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ADUs Should Be Easier to Build

March 6, 2015

I have lived in a granny flat. Mother-in-law apartment. Alley flat. Garage apartment. Guest house. Whatever you call them, the Austin land use regulations call them “accessory dwelling units,” or ADUs — apartments on the same property as a single-family home. They’re a proven, time-honored and useful way to create more and better options for affordale living in all kinds of neighborhoods. In fact, many Austin homes already have ADUs that were constructed years ago, before layers of regulations added up to create our current environment that discourages them.

Today, ADUs are not as easy to build in Austin as they should be. Since 2007, fewer than 250 ADUs have been built in the whole city, even as tens of thousands of new Austinites have driven up the demand for and price of rental housing. That’s why the City Council back in September asked staff to look at ways to make it easier for Austin homeowners to create housing units on their properties.

For some owners, these units provide a housing option for aging parents, college-age children, and extended families. For others, ADUs can help defray the owners’ own housing costs and property tax bills while offering Austin renters  (more than half of our city’s population) more ways to live in the places where they want to live, close to jobs, schools, and services.

Many of the changes being considered are to the kind of small-but-important details that Austin’s land use regulations are famous for — setbacks, heights of windows (to protect neighbors’ privacy), and so forth. A major issue that’s galvanizing opposition, particularly from neighborhood associations, is parking; right now, owners who build an ADU need to add off-street parking spaces, even if their main house doesn’t have any and there’s ample on-street parking.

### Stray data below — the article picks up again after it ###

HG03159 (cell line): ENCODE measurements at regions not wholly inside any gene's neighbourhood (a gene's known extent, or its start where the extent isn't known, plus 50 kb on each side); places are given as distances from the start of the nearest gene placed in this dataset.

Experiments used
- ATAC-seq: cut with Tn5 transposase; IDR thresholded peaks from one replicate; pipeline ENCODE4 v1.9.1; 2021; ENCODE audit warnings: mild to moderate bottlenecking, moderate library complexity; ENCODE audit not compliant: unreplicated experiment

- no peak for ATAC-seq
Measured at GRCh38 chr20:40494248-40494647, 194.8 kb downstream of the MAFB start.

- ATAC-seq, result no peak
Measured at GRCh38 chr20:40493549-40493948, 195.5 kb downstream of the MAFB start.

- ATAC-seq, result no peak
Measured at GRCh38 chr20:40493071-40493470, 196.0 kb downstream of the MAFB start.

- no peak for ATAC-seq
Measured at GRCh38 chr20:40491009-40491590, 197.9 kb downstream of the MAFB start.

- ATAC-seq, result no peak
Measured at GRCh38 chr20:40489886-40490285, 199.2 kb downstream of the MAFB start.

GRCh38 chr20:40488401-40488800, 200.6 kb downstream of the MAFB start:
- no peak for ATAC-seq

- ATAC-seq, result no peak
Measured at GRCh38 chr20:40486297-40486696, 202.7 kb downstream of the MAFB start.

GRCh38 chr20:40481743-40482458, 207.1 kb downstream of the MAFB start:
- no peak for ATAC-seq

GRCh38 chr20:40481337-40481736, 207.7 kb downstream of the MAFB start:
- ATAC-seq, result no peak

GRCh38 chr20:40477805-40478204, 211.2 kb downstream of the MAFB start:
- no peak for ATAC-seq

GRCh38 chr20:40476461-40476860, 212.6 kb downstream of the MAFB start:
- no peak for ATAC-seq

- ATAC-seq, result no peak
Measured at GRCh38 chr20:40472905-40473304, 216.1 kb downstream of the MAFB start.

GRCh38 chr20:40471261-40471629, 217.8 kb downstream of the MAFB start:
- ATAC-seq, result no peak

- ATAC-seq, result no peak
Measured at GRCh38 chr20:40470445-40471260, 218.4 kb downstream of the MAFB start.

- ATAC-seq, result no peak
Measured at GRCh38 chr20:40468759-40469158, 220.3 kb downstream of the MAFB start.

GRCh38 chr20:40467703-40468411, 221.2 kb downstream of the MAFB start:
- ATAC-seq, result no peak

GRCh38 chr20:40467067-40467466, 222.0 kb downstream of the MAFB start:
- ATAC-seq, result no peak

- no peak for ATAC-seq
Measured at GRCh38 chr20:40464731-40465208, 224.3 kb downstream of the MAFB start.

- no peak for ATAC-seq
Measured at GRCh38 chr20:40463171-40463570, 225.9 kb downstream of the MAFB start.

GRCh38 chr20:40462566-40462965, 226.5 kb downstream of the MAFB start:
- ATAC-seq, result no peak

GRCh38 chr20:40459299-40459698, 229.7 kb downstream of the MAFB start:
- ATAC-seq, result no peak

This is a deal-killer for many homeowners who simply don’t have the room (or allowable impervious cover) to park cars that their ADU tenants may not even own.  These and other regulations being considered unfortunately make ADUs even more difficult to build, despite the clear direction from City Council.

Some of these opponents have called for any new ADU regulations to be optional on a neighborhood-by-neighborhood basis, which is already the case for other ADU-related rules that are embedded in some adopted neighborhood plans. At RECA, we think that the whole city is facing an affordability crisis, and we are past the point where it is either fair or practical to allow certain politically powerful neighborhood associations to make and enforce their own rules on unwilling homeowners in a futile attempt to forestall change.

Allowing ADUs — the very definition of incremental, “invisible density” — is a way to address one of Austin’s most pressing concerns without doing damage to neighborhood character or quality of life. At RECA, we urge the new City Council to take advantage of this opportunity to respond to the community’s needs.

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